Girl Guide cookies donated to local seniors

Photo by Kerby Centre

Some folks might not think having 100 boxes of Girl Guide cookies lying around would be a problem requiring a solution — unless that solution involves a tall glass of milk.

But when local guide leader Laura Istead found herself with 16 cases — over 100 boxes worth — it was the result of unfortunate happenstance.

“We received the cookies before the shut down and were supposed to get them back to the main district office,” said Istead, who leads both a group of Brownie and Sparks Girl Guides.

However, one mix-up and some minor miscommunication and Istead was left with a heck of a lot of cookies. Since COVID-19 had shut down the normal method of selling to the public, the majority of Girl Guide cookies had been distributed to participating grocery stores to be sold on behalf of the organization.

So now what was Istead to do? The chance to get them back had passed, it was the end of the summer and those boxes were still lying around!

Istead did what many others do when faced with a seemingly insurmountable problem: she turned to the internet.

“I went on Facebook and said ‘Hey, cookies for sale! But if anyone wants to gift them to a senior in the Calgary community, I’ll include a homemade card’.”

The response was overwhelming; folks came in droves to not only help with Istead’s little cookie problem, but also to help donate those delicious sweets to older adults locally.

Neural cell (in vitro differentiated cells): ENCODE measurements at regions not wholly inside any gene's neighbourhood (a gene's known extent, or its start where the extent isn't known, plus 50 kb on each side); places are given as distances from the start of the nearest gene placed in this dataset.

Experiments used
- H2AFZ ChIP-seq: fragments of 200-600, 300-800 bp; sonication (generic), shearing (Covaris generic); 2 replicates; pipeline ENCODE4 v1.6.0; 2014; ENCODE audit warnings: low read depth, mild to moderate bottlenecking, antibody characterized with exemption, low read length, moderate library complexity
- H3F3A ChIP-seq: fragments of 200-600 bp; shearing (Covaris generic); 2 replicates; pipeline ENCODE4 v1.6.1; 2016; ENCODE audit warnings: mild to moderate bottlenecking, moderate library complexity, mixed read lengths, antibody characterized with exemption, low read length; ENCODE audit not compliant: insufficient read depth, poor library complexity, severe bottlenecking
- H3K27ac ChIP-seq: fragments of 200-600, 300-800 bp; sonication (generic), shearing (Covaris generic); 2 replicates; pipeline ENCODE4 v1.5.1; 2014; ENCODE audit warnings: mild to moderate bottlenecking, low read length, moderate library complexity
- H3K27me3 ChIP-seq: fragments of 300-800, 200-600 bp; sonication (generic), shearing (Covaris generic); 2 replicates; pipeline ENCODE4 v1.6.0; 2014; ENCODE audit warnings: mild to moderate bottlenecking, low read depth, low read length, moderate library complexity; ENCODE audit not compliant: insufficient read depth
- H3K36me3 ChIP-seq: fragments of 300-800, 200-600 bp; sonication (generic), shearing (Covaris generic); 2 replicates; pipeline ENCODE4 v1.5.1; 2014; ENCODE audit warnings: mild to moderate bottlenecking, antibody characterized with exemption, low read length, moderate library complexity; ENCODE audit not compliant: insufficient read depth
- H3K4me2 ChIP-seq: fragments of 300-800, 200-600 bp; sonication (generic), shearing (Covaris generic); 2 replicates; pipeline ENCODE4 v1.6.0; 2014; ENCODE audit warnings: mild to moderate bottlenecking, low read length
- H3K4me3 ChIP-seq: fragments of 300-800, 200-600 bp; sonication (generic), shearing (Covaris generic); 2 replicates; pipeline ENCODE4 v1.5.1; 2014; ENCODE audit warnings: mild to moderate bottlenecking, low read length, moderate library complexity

At the start of November, 100 handmade cards and over 100 boxes of cookies were given to the Kerby Centre for distribution.

“While we can’t meet [with older adults], we’re trying our best to bring the joy that we can,” Istead said. “We’re finding ways we can build connections with the community.”

Istead’s next project? She and her squads are making hundreds of crafts for several assisted living facilities in SE Calgary.

“Hopefully these kinds of projects, cookies, and cards, and beads, teach the young people values and that everyone in our community is important regardless of their age,” she said.

In addition to bringing a small bit of joy to older folks in the community, Istead said that it’s having a positive effect on the youth and their families who participate.

“I think for the littler [sic] kids, it’s tough,” she said. “They are feeling residual effects from the stress… they might be young, but the impact is not lost on them.”

With projects like the current crafts being created, Istead said it’s something for the youth and their families to work on together, giving kids something to focus on and work towards even as other recreational activities are being canceled.

“We try to remind that there’s a lot of people out there, there are lots of things we can do, they don’t have to be big or fancy, and that planting the seeds are still worth it.”